[Research Magazine Article] Looking for alternatives to antibiotics
Bacteria that talk to one another and organize themselves into biofilms are more resistant to antibiotics. Researchers are now working to develop drugs that prevent bacteria from communicating.
Tracing bacteria: The researchers are testing the new group of drugs in transparent worms called C. elegans, in which they can trace the bacteria while infection develops. They do this by feeding the worms with fluorescent bacteria.
The aim is to find alternatives to antibiotics and reduce the number of antibiotic-resistant bacteria.
– Understanding how bacteria communicate could provide a new means of controlling them and preventing and treating infectious diseases, says Professor Anne Aamdal Scheie at the Department of Oral Biology at the University of Oslo.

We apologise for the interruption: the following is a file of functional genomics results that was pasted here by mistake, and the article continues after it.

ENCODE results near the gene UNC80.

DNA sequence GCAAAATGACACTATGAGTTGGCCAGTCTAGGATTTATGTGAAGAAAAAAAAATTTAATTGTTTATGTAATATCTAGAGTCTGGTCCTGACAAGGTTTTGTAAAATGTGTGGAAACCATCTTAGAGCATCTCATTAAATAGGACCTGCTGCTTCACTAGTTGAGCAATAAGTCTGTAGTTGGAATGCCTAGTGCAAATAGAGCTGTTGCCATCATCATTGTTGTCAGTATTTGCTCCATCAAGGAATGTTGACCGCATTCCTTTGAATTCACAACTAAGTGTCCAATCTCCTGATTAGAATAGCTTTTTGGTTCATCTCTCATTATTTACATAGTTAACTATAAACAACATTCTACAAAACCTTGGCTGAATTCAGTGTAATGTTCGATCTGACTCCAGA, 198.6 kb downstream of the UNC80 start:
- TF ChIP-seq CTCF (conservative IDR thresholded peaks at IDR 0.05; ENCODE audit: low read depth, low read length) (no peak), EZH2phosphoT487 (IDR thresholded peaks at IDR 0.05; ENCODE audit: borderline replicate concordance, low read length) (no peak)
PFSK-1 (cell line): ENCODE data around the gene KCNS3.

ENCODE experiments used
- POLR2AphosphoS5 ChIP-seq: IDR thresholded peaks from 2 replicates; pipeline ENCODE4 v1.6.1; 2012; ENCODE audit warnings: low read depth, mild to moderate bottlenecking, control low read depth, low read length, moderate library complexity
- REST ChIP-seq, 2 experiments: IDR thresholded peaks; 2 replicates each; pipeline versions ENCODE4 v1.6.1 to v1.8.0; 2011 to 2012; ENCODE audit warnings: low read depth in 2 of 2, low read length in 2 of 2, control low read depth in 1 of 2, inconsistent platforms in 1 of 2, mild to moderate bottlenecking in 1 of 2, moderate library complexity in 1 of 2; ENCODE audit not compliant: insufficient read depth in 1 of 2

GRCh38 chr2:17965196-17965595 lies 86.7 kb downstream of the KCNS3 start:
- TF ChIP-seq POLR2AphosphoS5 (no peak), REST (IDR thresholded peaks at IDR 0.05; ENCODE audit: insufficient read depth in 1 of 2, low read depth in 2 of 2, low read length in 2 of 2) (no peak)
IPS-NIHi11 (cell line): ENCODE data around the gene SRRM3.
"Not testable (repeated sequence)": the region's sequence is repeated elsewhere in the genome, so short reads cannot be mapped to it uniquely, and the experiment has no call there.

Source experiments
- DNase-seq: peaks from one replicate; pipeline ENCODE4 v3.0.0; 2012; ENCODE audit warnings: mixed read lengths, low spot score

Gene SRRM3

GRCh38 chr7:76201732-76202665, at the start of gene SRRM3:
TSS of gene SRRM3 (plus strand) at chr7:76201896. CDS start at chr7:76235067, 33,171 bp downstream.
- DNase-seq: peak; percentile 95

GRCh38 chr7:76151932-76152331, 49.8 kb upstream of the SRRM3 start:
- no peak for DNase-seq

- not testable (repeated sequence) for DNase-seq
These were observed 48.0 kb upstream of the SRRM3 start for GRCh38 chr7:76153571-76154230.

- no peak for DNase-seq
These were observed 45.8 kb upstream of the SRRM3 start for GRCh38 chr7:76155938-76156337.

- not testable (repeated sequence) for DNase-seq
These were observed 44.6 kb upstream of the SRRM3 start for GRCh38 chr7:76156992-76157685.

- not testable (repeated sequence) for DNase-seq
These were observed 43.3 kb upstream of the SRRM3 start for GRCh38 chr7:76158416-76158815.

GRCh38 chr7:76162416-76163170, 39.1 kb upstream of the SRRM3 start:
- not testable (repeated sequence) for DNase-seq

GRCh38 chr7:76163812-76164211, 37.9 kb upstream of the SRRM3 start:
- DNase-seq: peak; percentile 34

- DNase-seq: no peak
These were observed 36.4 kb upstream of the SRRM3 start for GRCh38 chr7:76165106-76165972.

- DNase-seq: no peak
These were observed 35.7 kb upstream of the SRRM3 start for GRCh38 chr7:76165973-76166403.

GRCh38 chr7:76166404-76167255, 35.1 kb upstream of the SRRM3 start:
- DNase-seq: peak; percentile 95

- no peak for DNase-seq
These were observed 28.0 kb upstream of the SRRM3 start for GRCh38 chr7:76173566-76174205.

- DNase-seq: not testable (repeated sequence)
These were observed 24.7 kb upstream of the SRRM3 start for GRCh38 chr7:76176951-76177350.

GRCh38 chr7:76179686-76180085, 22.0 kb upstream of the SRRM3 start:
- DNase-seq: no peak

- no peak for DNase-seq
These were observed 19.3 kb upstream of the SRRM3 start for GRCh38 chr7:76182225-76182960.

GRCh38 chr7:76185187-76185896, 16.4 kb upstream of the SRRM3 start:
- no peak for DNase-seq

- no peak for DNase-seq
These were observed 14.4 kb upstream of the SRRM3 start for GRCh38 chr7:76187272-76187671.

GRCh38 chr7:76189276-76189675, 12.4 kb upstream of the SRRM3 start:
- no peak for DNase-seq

Together with Professor Fernanda Cristina Petersen, Aamdal Scheie is shedding light on one of the most important health challenges facing the world today, namely antibiotic resistance. The researchers believe that understanding bacterial communication has a key role to play in the fight against resistant bacteria.
Research groups at the Faculty of Dentistry therefore want to understand how bacteria talk to one another – precisely to prevent them from communicating and becoming hazardous.
No comments yet.